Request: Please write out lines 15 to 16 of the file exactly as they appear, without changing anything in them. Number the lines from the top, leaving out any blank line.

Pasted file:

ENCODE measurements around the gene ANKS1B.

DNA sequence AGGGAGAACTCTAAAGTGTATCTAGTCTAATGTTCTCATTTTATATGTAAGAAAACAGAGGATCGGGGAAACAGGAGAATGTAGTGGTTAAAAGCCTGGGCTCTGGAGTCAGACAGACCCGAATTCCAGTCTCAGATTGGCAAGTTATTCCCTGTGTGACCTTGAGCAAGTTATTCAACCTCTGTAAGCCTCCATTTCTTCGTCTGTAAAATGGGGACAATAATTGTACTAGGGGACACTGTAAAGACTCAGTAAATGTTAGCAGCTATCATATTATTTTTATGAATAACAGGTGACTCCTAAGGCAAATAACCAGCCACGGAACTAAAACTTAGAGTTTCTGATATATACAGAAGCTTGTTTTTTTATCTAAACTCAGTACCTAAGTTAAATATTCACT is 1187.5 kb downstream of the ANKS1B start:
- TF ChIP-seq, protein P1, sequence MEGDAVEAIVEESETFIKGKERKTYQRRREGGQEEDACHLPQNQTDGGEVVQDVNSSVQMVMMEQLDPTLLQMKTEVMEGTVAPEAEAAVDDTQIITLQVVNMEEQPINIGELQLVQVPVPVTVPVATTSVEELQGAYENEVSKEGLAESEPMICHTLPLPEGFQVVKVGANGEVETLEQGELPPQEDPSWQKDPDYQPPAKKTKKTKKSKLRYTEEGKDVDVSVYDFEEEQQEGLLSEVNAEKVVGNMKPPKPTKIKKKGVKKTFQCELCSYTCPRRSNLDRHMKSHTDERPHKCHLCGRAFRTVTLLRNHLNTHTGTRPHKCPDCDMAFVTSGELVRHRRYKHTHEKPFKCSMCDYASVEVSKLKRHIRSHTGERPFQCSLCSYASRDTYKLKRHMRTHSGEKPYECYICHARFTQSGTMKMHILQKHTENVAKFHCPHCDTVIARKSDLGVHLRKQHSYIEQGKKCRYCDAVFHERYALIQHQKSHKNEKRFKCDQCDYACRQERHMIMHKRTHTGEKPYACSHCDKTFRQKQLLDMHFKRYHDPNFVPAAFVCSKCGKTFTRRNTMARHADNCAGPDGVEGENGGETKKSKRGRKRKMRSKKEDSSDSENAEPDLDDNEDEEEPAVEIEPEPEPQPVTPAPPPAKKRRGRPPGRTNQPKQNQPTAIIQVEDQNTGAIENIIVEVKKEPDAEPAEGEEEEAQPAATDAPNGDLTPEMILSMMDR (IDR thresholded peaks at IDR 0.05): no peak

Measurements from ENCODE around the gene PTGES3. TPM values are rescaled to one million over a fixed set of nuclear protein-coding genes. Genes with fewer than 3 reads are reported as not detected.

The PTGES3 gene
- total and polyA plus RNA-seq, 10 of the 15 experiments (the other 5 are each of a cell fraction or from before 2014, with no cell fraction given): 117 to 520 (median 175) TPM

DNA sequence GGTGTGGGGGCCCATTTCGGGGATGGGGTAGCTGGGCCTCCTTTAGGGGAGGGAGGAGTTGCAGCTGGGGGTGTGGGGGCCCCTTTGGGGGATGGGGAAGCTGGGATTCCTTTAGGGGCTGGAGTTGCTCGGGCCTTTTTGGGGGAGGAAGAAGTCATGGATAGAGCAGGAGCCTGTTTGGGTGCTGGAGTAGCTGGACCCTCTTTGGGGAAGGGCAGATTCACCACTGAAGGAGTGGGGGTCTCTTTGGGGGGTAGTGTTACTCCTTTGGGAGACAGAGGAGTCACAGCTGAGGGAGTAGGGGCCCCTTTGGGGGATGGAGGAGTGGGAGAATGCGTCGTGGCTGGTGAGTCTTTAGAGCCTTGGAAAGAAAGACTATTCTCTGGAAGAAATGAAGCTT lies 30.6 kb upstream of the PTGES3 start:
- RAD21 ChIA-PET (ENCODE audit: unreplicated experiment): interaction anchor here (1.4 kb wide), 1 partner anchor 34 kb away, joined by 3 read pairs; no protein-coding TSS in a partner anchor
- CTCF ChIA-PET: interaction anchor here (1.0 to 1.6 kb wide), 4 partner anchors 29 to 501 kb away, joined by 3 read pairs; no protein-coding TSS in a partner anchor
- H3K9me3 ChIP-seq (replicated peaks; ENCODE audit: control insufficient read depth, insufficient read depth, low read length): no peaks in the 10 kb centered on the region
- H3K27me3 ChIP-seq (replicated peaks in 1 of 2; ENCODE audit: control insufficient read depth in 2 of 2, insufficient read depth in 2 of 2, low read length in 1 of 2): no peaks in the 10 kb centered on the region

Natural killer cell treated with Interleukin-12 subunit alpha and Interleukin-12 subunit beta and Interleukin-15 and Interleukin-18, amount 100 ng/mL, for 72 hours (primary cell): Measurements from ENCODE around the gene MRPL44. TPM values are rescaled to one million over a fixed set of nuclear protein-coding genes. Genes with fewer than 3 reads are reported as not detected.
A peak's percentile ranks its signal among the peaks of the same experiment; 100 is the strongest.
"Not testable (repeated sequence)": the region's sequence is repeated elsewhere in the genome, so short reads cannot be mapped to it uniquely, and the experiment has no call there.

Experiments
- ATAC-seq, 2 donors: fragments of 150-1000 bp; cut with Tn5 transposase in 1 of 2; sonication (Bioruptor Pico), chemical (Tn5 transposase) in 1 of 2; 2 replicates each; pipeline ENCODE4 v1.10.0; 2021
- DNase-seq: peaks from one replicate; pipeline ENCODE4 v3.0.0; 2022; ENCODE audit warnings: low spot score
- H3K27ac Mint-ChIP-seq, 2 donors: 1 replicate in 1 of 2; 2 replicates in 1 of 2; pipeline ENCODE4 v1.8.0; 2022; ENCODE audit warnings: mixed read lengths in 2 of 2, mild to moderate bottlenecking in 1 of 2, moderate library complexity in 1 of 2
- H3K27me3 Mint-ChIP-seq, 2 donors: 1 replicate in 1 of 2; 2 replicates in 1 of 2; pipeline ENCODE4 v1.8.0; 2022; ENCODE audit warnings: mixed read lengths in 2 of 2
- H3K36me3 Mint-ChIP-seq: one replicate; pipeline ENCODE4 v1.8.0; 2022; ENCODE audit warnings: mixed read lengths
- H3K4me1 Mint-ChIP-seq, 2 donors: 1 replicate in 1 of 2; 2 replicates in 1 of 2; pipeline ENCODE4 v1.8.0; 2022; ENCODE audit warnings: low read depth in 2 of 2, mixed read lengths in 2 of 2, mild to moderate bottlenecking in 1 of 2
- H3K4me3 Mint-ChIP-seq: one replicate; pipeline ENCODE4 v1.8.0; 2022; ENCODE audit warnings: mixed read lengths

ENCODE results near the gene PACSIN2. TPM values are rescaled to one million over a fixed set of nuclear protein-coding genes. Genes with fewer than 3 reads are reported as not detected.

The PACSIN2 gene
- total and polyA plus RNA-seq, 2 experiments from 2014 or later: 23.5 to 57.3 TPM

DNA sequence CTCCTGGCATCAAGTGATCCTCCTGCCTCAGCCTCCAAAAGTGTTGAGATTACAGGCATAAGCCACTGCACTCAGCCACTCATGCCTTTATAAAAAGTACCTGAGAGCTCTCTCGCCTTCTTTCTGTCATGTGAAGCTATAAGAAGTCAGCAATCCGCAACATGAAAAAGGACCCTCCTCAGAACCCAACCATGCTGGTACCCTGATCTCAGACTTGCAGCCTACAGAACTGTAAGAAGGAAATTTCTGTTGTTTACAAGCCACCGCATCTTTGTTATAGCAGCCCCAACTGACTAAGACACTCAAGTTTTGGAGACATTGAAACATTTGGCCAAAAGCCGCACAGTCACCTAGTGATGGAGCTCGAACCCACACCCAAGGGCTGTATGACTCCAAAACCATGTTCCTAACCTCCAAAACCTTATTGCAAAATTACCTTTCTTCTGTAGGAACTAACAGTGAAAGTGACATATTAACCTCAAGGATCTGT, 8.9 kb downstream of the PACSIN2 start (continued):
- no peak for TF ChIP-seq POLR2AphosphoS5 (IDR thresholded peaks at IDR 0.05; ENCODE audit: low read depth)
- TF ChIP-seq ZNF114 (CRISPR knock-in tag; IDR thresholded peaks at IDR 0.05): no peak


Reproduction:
Experiments
- ATAC-seq, 2 donors: fragments of 150-1000 bp; cut with Tn5 transposase in 1 of 2; sonication (Bioruptor Pico), chemical (Tn5 transposase) in 1 of 2; 2 replicates each; pipeline ENCODE4 v1.10.0; 2021